A better way to think about this is to use a comparison. To give you an idea of how big Saturn is, we can compare it to Earth. Saturn’s circumference is 9.4 times larger than Earth’s circumference. We can all understand that that is BIG.

Now, for the science fiction part. I found a great image this week (thanks to the USA Science and Engineering Festival for sharing!). This picture is also designed to help us understand how huge Saturn is, by imagining how long it would take to drive all the way around one of the rings. Of course, no one could never ever really do that. But doesn’t knowing that it would take 258 full days if you were driving 75 miles per hour the whole time help you to understand just how huge Saturn is? 


Your assignment: Imagine that you are in a that spaceship/ truck, driving on Saturn’s rings at 75 mph. Write a paragraph or two describing what that journey would be like. What are Saturn’s rings really like? Are they solid? What are conditions in space? Tell about the food and water you would need. Would you be lonely? Use what you know about Saturn and about space to imagine what you would encounter. Use lots of descriptive details to make you imaginary journey come alive for your reader.

When you are finished writing, click on the yellow "Comments" at the bottom of this post to enter your writing.


Photos: NASA, Earth Sky Photos

Note to Eucators: Today’s Writing Wednesday excercize is designed to support CSSS Writing Standard #3: Write narratives to develop real or imagined experiences or events using effective technique, descriptive details, and clear event sequences.

Posted by: Seymour Simon

(1) Comments  •   Labels: Writing Wednesday, space, Solar System, planets, Saturn   •  Permalink (link to this article)

May 15, 2012


Saturn has many moons - 53 that have been discovered and named, nine more "provisional moons" which have been detected but only assigned a number until more is known about them. 

Today’s "Cool Photo of the Week" is of two of Saturn’s moons. The small one is one of Enceladus, ice-covered and just 300 miles (483 kilometers) wide, and covered by ice. It is dwarfed by one of the big Saturnian moons, the 3,200 mile (5,150 kilometer) wide Titan. The streak across the middle of the photograph is one of the planet’s giant rings.

Cool photo, don’t you think? It was taken by the Cassini orbiter, an unmanned spacecraft which continues to help us learn more about this gas giant.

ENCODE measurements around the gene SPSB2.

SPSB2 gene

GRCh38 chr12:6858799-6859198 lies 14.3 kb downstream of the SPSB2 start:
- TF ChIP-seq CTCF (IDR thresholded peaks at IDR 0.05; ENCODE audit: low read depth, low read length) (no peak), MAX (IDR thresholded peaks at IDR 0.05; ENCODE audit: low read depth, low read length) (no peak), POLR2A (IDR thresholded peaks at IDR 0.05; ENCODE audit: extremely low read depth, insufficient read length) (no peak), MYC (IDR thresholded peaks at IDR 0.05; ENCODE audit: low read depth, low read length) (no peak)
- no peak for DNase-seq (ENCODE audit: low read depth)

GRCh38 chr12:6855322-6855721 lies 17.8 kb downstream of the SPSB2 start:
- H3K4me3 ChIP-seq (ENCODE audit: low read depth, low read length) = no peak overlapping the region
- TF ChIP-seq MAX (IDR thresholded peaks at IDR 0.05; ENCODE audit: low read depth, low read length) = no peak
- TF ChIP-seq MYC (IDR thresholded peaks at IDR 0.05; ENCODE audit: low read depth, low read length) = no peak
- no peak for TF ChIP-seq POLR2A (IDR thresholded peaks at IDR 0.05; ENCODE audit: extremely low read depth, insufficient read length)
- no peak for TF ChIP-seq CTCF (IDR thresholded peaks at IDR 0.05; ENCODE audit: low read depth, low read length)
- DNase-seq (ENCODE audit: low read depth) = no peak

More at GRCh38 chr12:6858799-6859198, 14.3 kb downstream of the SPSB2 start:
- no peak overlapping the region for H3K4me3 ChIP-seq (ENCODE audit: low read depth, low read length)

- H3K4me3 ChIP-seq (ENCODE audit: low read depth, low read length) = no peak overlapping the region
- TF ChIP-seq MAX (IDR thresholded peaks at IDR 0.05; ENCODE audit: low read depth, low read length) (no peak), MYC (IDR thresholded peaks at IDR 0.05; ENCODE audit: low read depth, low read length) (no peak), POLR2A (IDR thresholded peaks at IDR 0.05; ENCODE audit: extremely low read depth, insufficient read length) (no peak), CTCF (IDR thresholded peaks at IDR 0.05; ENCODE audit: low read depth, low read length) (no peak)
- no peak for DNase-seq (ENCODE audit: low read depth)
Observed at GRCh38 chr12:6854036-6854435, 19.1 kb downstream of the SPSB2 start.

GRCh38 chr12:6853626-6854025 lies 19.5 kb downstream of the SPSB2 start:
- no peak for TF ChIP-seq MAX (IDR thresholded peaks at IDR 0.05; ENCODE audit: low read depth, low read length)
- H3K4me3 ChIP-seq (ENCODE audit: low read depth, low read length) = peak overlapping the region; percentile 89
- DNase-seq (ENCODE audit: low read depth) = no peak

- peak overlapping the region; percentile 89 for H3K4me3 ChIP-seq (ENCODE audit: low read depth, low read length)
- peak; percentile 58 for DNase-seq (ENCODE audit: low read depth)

Photo: NASA/JPL/SSI/J. Major


An updated version of Seymour Simon’s SATURN, with the latest information from the Cassini mission, will be published for Amazon’s Kindle Fire this September.

Posted by: Seymour Simon

(1) Comments  •   Labels: space, Cool Photo, planets, Saturn   •  Permalink (link to this article)

June 26, 2010

I used Google’s Sky Map app on my Droid last night for the first time. Wow! They describe this app as "the universe in your pocket," and they’re not kidding. All you do is point your phone at the sky, and it shows you what you are looking at (this is how I proved to Seymour that I was indeed looking at Mars throught the binoculars, he he). You can choose different layers (see only planets, see only constellations, etc), or you can just see them all at once.

I haven’t had much experience with Astronomy - just an amateur love of the night sky. Last night, with Google Sky Map I was able to easily find Polaris (the North Star) and for the first time I learned about 1st magnitude stars like Vega and Arkturis (the fourth brightest star in the night sky), and knew what they were.

It is a wonderful app, intuitive and easy to use (I didn’t read any instructions, just turned it on and started using it). I can’t even describe how exciting it is to be looking at a disk that you are pretty sure is a planet, turning the Google Sky Map on it and having Saturn with its rings pop up on the screen. What fun!

Posted by: Liz Nealon

(2) Comments  •   Labels: Astronomy, Summer Vacation Science, Saturn, Sky Watching, Google Sky Map   •  Permalink (link to this article)